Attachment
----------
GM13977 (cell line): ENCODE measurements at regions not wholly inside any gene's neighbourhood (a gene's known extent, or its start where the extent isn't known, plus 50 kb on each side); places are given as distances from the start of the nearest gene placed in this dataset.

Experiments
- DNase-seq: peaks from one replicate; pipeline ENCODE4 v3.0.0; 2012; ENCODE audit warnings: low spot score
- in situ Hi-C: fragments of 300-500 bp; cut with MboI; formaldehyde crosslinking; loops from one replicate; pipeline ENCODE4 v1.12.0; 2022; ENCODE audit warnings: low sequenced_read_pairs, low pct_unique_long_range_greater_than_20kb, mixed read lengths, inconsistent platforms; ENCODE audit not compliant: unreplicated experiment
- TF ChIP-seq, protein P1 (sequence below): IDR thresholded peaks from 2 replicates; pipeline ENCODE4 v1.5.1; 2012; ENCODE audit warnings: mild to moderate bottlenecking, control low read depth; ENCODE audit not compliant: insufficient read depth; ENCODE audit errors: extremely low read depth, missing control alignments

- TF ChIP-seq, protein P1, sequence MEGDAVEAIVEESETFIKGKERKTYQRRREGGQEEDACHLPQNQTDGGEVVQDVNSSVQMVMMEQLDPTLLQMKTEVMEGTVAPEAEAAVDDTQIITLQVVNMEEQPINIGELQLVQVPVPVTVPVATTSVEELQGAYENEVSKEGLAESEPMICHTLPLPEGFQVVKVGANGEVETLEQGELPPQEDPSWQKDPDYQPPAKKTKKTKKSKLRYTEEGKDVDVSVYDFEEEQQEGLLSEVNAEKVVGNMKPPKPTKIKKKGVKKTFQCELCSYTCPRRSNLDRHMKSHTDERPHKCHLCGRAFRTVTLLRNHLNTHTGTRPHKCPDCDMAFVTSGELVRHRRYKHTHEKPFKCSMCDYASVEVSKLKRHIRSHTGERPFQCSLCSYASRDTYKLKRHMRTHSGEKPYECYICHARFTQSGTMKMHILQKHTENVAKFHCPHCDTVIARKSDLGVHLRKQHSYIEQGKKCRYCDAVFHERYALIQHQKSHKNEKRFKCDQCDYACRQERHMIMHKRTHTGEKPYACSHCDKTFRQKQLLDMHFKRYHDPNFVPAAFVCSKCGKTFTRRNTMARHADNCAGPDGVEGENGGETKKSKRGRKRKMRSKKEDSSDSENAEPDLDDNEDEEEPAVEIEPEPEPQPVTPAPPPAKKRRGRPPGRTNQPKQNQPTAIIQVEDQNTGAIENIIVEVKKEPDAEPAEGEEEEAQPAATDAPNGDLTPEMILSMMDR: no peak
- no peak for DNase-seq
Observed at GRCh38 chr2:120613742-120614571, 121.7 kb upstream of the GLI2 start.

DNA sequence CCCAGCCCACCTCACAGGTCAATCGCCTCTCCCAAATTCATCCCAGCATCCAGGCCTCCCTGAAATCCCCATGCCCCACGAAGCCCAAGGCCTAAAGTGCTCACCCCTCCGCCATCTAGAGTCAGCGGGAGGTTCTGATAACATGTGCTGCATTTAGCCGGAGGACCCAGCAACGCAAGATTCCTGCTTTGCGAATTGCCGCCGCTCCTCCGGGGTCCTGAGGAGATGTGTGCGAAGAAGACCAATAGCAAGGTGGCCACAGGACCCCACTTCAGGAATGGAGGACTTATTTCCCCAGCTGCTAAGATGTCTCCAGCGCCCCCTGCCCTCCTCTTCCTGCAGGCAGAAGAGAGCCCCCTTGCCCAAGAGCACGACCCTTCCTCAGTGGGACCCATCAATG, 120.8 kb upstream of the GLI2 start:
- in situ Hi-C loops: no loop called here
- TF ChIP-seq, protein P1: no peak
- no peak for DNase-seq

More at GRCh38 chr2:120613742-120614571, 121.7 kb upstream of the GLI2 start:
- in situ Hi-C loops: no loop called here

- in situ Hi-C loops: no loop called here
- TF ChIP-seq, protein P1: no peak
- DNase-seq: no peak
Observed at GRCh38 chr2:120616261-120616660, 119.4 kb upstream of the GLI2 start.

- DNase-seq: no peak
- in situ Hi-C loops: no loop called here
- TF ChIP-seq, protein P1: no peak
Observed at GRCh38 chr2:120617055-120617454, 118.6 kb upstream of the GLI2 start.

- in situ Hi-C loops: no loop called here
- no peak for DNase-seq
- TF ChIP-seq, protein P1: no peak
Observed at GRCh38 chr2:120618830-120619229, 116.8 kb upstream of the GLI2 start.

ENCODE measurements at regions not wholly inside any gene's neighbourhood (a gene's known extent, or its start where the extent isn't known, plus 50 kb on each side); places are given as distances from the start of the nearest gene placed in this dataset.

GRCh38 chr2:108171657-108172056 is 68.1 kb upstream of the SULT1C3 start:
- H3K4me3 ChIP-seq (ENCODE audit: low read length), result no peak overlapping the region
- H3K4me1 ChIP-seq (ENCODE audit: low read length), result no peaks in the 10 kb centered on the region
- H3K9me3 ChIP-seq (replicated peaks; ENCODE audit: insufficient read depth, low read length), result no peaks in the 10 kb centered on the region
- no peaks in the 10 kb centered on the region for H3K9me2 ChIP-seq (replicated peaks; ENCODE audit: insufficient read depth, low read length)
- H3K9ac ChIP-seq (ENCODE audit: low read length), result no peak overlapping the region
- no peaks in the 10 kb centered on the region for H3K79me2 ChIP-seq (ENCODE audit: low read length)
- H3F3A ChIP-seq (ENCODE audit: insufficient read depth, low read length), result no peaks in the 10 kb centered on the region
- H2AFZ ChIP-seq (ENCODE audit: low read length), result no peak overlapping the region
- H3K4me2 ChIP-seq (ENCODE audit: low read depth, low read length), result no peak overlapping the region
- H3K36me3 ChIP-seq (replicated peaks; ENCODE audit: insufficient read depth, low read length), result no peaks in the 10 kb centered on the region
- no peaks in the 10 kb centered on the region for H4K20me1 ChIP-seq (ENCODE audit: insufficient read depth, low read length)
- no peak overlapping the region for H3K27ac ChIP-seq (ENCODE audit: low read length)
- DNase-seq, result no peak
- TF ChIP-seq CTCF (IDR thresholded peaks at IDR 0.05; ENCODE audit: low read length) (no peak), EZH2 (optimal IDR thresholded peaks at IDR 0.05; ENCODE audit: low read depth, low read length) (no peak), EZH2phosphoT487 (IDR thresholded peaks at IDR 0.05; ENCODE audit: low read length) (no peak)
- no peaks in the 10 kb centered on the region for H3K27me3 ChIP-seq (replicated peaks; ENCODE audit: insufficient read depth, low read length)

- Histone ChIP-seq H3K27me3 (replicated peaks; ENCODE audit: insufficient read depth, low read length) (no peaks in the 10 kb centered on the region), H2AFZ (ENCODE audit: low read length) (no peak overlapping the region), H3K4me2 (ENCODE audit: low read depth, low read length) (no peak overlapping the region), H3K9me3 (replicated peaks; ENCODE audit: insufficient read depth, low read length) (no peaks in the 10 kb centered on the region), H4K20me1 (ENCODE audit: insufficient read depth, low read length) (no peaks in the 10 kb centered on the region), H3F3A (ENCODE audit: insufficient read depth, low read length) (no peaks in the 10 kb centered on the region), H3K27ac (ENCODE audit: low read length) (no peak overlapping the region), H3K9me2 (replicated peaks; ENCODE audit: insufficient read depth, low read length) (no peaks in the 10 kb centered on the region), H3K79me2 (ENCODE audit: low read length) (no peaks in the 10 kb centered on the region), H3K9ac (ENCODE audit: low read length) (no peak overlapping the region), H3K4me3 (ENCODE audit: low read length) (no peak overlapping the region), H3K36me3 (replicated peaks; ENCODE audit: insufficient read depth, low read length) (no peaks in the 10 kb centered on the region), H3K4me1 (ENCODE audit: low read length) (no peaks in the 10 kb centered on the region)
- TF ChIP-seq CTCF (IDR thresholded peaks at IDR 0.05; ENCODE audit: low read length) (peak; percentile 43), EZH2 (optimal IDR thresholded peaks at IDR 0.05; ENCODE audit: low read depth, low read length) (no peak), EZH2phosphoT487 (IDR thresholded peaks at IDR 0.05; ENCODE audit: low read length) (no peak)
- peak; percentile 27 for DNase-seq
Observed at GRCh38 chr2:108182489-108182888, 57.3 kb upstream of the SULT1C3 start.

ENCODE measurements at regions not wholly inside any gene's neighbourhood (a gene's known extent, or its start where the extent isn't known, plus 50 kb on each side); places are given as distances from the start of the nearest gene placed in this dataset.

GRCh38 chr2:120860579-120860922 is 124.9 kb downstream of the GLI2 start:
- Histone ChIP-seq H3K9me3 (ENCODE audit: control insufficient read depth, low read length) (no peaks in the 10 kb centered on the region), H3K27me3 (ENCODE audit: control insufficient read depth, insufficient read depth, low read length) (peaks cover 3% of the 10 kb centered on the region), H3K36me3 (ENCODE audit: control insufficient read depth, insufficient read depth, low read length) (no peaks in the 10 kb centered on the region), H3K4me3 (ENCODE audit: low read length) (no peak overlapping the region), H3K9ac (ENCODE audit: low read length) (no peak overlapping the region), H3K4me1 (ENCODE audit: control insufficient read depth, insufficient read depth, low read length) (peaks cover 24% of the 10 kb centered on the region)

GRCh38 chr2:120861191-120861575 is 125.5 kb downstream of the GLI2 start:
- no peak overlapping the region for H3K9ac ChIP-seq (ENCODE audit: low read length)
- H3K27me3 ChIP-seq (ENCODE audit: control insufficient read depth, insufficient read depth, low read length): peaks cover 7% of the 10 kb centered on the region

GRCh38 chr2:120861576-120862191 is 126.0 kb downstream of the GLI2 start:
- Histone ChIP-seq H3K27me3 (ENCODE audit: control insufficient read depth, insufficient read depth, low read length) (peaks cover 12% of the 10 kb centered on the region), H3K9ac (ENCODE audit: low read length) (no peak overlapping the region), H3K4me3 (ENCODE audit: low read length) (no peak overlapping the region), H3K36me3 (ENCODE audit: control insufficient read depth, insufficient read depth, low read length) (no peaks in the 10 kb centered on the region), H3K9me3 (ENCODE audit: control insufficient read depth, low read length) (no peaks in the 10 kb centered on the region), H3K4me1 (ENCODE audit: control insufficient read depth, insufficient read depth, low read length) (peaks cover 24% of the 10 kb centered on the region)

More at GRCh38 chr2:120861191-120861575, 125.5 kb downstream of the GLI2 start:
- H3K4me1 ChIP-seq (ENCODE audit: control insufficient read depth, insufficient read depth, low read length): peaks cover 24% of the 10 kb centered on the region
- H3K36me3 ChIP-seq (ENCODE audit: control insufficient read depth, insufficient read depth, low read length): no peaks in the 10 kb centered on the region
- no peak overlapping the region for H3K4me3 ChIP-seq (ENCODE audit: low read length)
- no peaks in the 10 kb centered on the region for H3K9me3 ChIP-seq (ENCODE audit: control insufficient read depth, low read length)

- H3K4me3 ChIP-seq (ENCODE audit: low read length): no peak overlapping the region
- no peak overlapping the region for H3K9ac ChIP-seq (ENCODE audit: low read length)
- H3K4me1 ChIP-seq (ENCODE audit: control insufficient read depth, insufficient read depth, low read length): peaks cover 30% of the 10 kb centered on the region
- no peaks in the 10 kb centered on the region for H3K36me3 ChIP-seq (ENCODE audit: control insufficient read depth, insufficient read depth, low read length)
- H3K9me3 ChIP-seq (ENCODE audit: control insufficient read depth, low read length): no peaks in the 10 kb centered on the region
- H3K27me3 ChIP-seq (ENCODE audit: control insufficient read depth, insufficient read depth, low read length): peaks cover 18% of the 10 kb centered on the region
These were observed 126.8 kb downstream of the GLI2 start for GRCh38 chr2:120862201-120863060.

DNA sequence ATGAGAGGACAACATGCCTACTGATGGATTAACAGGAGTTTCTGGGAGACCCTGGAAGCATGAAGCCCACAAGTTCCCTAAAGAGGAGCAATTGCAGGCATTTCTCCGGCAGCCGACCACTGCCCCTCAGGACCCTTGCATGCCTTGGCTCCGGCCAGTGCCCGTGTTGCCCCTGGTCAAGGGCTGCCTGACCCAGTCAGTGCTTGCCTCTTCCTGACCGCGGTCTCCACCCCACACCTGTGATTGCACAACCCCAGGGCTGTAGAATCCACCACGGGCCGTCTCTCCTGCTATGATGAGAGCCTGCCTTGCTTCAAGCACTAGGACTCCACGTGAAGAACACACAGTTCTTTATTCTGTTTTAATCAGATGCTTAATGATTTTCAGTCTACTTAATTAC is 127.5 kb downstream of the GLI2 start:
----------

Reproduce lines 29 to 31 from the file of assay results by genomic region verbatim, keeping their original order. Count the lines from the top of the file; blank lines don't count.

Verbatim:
- H3K4me3 ChIP-seq (ENCODE audit: low read length), result no peak overlapping the region
- H3K4me1 ChIP-seq (ENCODE audit: low read length), result no peaks in the 10 kb centered on the region
- H3K9me3 ChIP-seq (replicated peaks; ENCODE audit: insufficient read depth, low read length), result no peaks in the 10 kb centered on the region